Saturday, July 19, 2014

Back to Egypt Part 3: Favorite Ancient Egypt Resources

A little cuddle on the couch with his mummy
So, aside from warehouse club packages of toilet paper, here are some great resources we found in our Egyptian study.

The Amazing Pop-Up, Pull-Out Mummy Book.  As you can see, it's not exactly a book, more a kid sized, pop-out mummy with cool flaps to look under, and interesting text boxes.

I'm not saying that Choclo loves this mummy, just that he enjoys hanging out with it at all times and doesn't want it out of his sight.

We got it used in very good condition, and it really was in great condition!

Also, during The Great Library Sort of 2014, we discovered we had another mummy pop up book, because, you know, how can you ever have too many?

This was the excellent Egpytian Mummies: A Pop Up Book.  It's more bookish, but with lots of great pop ups and "lift the flap" discoveries.  We actually found about a dozen fun books on Ancient Egypt, but what I really wanted to share was the free web resources!

First off, Pinterest is a gold mine of Egyptian ideas. Several gold mines, in fact!

Our favorites were this mummification game.  Possibly not for the faint of heart, but, if you can get past the brain, it's fine.  I'm just saying preview it!  The same site had a nice hieroglyph translator (see your name in hieroglyphs).

If you are a fan of the "You wouldn't Want to.." series, they have the mummy one (and several others) online and interactive here. 

There's an interesting interactive CT scan of mummies here.

We also loved the Egyptian Mad Libs.  Actually, there were lots of fun things at that site, but we really liked our Mad Lib story of Cleopatra:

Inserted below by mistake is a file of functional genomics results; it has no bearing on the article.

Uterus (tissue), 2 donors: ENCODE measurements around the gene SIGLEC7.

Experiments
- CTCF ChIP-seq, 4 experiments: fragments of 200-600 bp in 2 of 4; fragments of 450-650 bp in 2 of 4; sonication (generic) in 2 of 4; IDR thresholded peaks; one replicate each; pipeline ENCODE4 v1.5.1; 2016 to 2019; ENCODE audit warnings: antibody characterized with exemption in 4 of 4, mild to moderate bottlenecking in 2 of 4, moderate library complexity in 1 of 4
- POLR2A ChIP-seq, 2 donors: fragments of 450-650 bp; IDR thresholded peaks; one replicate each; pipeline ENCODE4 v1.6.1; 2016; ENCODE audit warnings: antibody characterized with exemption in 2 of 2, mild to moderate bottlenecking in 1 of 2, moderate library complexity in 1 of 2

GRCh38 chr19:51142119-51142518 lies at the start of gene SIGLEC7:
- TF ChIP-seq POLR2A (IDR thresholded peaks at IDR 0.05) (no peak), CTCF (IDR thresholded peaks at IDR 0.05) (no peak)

The Egyptian queen Auntie Em was totally Greek but is believed to have been able to read, write, and speak Egyptian. She was married to her blue brother David Attenborough and they ruled Egypt together, although they hated each other. He tried to have her killed but Auntie Em was tipped off and she fled to Pennsylvania. She returned with an army and the two had a stand off with neither side willing to budge. At about the same time, the Roman Street Sweeper Agent Coleson arrived on the scene. He sided with Auntie Em and killed David Attenborough. Auntie Em and Agent Coleson became romantically involved and had a son. She followed Agent Coleson back to Rome and stayed there until his death. Then she and her son returned to Egypt to explode. After Agent Coleson defenestrated, there was a power struggle between his adopted son Larry Boy and his friend Swamp Thing. Auntie Em became romantically involved with Swamp Thing and they hoped to create a truly stinky kingdom of Egypt and Rome together. In 31 BC the feud between Larry Boy and Swamp Thing erupted into a battle at sea off the coast of Greece. Swamp Thing and Auntie Em ditched the battle and fled back to Egypt, defeated. The following year, Larry Boy came to Egypt to assume control. Auntie Em didn't want to be humiliated by being paraded through Rome as a sandwich, so she pickled herself, supposedly by letting a poisonous penguin bite her. Egypt was now part of the Roman Empire and was thereafter ruled by emperors, not pharaohs.

Lastly, this video, set to music, was a nice "capstone" to a study of Ancient Egypt  It's only about 5 minutes, and evidently is part of a series: Music of History.  I plan to look into more of these.

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